In death the major press is beating him almost as ruthlessly as they did in real life. No part of the major press has acknowledged that Webb's work was subsequently vindicated by congressional investigations and two CIA Inspector General's reports released in 1997 and 1998. FTW did report on Webb's vindication and his legacy has - at least at the level of authentic journalism - not been lost.
For more FTW coverage of Gary Webb's life please use the search engine at www.fromthewilderness.com.
The LA Times obituary, in all of its meanness and inaccuracy is here.
Of the six obituaries I have seen on him, the one from the L.A. Times was the most brutally Soviet in its attempt to crush out his memory as thoroughly as his work. Of course the Times would have to do that. It was in Los Angeles where Webb dug up and documented the direct connection between the CIA and cocaine smuggling/trafficking as crack cocaine ravaged this city in the 1980s and the Contra war decimated Central America.
The Times already had known of this for decades. Starting in 1979 I dealt extensively with the Times trying to report the same connections with regard to heroin smuggling by the CIA. Cocaine did not become a national epidemic until around 1980. By 1996 I had 17 bitter years of funneling hard evidence to the Times and watching as staff writer David Rosenzweig -- among others including Ron Soble and David Johnston (now of the New York Times) - kept taking the information, promising to do something, and then spiking the stories in exchange for promotions.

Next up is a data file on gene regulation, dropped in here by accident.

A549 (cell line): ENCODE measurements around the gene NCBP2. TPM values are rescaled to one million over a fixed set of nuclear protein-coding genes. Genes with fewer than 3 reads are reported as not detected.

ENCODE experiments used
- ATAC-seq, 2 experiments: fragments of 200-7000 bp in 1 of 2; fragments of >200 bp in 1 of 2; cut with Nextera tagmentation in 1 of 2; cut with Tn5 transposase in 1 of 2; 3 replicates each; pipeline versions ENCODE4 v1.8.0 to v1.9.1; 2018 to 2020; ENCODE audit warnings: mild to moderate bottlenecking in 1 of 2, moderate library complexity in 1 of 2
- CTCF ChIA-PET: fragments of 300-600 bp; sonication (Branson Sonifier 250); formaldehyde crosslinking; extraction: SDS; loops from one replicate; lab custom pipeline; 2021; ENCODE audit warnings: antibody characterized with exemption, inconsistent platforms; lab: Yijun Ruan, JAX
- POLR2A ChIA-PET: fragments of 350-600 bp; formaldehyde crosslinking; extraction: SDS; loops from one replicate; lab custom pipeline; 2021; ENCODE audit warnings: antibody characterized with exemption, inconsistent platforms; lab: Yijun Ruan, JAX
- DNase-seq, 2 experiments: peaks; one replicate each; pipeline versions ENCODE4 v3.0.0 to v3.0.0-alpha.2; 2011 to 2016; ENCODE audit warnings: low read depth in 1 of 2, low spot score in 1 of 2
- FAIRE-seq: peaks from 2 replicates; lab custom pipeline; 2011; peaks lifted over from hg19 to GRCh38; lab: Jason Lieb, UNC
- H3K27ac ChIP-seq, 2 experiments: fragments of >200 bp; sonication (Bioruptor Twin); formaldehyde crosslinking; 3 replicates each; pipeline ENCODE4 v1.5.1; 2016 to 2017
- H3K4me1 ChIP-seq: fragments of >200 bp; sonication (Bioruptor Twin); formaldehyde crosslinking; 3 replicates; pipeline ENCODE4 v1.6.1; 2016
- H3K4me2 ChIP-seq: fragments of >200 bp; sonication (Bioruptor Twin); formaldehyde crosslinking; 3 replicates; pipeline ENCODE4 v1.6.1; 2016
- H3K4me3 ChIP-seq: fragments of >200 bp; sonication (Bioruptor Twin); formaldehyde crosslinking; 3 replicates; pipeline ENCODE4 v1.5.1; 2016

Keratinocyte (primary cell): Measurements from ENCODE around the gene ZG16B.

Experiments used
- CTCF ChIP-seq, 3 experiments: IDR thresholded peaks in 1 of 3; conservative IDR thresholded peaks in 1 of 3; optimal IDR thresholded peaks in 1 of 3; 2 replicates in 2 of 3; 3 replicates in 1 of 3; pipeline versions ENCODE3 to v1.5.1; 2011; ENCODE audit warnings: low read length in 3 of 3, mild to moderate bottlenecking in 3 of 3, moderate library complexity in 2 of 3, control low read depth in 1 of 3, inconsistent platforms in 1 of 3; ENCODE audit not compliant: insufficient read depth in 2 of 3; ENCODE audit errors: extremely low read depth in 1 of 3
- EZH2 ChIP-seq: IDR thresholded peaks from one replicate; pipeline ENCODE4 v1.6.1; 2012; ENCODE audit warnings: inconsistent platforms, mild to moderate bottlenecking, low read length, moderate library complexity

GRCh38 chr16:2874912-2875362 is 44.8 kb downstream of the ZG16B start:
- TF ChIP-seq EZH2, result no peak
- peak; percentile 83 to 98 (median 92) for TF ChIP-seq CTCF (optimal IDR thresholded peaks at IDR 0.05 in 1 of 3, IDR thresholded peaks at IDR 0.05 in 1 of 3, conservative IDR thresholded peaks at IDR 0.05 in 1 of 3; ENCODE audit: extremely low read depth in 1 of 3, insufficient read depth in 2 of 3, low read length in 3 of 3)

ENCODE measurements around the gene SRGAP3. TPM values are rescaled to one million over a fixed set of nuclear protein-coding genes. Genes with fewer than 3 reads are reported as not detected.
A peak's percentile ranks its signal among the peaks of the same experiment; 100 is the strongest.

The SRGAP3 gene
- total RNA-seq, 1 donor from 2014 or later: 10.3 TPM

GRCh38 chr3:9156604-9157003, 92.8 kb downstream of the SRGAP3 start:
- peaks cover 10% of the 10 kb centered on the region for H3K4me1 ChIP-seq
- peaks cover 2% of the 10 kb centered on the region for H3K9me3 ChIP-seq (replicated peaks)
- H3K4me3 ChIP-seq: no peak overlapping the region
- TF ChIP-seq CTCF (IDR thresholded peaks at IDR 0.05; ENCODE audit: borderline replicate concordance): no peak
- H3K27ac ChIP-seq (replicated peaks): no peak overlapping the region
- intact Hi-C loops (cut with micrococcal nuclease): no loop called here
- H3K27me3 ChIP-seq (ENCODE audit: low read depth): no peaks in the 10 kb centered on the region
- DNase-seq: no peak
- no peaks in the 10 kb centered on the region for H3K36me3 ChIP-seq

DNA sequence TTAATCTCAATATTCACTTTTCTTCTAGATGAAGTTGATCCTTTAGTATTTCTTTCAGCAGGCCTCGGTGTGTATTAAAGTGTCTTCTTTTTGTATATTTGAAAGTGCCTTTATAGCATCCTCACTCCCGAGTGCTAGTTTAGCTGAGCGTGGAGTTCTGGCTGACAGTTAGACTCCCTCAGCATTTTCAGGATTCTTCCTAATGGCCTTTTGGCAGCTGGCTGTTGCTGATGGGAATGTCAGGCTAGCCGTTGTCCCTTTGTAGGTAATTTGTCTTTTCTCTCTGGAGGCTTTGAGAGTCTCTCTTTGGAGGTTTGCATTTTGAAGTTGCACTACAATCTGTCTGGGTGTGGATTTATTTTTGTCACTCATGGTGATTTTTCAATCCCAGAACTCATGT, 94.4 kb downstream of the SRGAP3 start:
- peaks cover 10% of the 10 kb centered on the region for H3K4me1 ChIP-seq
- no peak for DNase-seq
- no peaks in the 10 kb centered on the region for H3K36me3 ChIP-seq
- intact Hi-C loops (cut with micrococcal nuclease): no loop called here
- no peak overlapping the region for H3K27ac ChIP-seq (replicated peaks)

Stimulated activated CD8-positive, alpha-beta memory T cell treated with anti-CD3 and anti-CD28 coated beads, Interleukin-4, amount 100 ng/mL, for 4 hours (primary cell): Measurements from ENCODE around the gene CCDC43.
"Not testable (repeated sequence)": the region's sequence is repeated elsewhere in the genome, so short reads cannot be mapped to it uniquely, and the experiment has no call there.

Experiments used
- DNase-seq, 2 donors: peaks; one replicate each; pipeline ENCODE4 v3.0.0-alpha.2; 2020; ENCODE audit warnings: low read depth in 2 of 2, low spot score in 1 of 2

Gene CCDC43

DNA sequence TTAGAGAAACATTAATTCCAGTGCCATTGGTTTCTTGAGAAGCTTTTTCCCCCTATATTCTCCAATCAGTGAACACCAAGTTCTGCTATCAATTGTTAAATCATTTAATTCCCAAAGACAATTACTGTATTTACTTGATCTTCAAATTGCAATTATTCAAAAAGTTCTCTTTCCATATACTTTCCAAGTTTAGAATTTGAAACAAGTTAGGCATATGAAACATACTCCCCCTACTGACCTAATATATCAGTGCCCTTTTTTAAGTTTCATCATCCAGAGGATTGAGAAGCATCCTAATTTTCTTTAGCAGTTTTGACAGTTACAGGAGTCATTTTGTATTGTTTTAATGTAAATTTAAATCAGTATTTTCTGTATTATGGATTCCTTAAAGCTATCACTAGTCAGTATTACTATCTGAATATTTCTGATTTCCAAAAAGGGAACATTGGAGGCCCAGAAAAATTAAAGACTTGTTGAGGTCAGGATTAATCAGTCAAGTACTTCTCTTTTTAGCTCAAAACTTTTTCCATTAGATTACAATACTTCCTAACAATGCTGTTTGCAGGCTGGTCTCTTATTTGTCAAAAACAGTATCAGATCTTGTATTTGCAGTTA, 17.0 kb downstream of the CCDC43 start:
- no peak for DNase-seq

When Gary autographed his 1998 best-seller Dark Alliance to me he wrote: "To Mike. You were there before I was."
Richard Heinberg, author of The Party's Over and Powerdown observed after reading the Times' obituary, "The LA Times obit is disgusting. 'What's our attitude toward investigative journalism? Well, of course we try to discourage it wherever we can, but sometimes it happens anyway. Then we get especially nasty--we have to, naturally, to protect our reputation.'"